Breaking the Cycle of Violence in Post-Conflict Settings: The Potential of Community-Based Sociotherapy in Rwanda

This NWO WOTRO funded research project, conducted in collaboration with the Netherlands Institute for the Study of Crime and Law Enforcement (NSCR) and Community Based Sociotheray Program in Rwanda (CBSP) aims to: (i) understand how legacies of the 1994 genocide against the Tutsi, its aftermath and related experiences are transmitted to the next generation of Rwandans through processes within families; and (ii) identify whether and how sociotherapy can play a role in addressing such pathways of intergenerational transmission. Previous research has demonstrated long-lasting and inter-generational effects of mass violence on individuals, families and communities. In Rwanda, the 1994 genocide and its aftermath led to large-scale individual traumatization, disruption of family structures, shifts in gender roles, increase in familial violence, and continuing tensions within communities. In the aftermath of the genocide, sociotherapy has been implemented in Rwanda to contribute to improving psychosocial wellbeing of individuals, enabling interpersonal reconciliation and strengthening social cohesion.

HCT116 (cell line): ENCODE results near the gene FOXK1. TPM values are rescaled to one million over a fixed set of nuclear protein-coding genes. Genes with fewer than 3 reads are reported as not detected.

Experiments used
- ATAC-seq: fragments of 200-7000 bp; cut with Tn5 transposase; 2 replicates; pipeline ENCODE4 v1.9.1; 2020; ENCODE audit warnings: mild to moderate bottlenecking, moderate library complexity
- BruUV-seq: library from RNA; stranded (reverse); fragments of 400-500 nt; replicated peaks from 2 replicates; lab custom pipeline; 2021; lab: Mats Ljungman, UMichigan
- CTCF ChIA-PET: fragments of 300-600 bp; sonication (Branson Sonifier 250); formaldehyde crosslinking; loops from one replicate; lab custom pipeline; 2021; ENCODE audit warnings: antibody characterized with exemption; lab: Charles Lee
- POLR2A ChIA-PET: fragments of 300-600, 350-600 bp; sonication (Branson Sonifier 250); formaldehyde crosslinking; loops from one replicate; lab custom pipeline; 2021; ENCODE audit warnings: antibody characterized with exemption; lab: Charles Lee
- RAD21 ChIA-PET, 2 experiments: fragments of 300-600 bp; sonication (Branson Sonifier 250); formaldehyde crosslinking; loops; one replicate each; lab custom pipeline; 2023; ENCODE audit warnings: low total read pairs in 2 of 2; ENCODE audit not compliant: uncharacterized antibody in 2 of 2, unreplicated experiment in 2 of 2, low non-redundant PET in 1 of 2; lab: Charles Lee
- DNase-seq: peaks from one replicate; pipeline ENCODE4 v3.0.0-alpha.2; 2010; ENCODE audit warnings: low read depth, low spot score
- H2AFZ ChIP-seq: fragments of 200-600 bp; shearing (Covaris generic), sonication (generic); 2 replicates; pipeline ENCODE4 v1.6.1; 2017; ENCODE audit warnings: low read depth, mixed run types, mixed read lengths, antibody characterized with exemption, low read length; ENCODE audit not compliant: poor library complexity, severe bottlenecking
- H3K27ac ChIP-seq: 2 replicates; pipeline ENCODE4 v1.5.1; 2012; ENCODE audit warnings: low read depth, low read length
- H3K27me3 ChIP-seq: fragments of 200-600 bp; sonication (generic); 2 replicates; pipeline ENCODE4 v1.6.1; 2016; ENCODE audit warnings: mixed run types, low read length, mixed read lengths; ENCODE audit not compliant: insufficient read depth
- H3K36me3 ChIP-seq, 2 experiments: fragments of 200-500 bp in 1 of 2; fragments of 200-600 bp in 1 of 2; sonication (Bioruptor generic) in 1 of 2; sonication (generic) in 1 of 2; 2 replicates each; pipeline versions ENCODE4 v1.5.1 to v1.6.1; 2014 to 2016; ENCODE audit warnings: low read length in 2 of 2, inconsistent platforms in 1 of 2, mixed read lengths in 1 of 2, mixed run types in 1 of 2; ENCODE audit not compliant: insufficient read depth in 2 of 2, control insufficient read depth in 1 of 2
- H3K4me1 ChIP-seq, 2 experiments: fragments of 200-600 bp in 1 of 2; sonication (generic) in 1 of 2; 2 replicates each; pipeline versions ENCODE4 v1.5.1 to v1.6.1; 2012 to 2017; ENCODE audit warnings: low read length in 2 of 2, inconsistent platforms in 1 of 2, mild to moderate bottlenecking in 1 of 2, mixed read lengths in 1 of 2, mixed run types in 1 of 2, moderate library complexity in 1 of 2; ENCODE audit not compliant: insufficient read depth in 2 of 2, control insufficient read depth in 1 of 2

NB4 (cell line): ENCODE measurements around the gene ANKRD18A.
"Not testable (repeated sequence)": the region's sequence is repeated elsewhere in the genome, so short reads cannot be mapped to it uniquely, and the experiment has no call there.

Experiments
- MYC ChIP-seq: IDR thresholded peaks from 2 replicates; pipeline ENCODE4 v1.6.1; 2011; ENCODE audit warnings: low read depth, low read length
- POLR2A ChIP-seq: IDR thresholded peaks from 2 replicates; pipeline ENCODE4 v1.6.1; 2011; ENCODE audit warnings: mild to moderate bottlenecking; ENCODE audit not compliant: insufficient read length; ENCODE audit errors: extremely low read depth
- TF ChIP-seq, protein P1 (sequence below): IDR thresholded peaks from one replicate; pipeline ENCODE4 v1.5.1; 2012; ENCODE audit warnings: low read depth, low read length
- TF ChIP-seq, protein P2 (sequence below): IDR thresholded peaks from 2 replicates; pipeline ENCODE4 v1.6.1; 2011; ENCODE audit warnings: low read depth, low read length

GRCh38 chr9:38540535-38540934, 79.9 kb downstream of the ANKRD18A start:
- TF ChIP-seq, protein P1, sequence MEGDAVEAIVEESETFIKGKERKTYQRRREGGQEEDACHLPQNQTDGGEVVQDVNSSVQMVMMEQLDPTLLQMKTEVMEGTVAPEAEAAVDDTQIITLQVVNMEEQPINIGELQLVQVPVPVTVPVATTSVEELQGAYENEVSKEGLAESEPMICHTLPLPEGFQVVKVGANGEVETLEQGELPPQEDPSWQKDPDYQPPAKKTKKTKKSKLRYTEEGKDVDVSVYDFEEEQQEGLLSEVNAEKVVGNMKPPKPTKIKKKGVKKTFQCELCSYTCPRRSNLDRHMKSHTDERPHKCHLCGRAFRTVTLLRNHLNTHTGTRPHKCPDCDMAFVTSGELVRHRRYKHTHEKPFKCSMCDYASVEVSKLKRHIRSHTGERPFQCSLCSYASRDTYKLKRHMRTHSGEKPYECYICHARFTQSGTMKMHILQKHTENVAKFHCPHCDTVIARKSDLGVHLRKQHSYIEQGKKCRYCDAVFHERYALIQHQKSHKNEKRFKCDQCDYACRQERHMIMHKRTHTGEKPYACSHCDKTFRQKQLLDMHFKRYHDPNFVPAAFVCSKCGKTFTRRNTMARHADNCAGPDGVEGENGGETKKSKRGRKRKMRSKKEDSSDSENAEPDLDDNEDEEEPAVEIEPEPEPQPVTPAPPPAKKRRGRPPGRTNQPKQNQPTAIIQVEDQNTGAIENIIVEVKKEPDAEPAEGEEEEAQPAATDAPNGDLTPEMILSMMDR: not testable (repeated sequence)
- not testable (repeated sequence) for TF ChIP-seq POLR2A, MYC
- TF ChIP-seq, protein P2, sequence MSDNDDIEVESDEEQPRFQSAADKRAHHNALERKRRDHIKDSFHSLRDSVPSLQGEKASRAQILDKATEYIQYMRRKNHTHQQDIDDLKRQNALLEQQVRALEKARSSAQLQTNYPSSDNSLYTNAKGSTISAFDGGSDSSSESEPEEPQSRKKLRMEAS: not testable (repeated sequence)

Findings showed direct and indirect pathways by which legacies of the genocide and its aftermath are transmitted to the second generation within families. The direct pathways of intergenerational transmission concern the ways in which the legacies of the genocide are communicated (or silenced) to children. The indirect pathways of intergenerational transmission are the ways in which the genocide and its aftermath affect the second generation’s socio-ecological environment, and through that, the socialization environment of the child. Examples include the effects on (i) family structures (e.g. missing family members due to death or imprisonment); (ii) family functioning and parenting (e.g. suffering of parents makes them less sensitive to the needs of their children); (iii) family socio-economic situation and status (e.g. poverty); or (iv) community relationships (e.g. processes of stigmatization and shame or feelings of jealousy and inequality or mistrust within communities). The pathways are interrelated in various ways. Sociotherapy has the potential to address both direct and indirect pathways of intergenerational transmission through its intervention and more purposeful strategies to target second generation are currently being developed.

If you want to know more about this project, you can read this article in the journal Societies:

Berckmoes, L.H., Eichelsheim, V., Rutayisire, T., Richters, A. & Hola, B. (2017). How Legacies of Genocide Are Transmitted in the Family Environment: A Qualitative Study of Two Generations in Rwanda, Societies, 7(3), 24-42.

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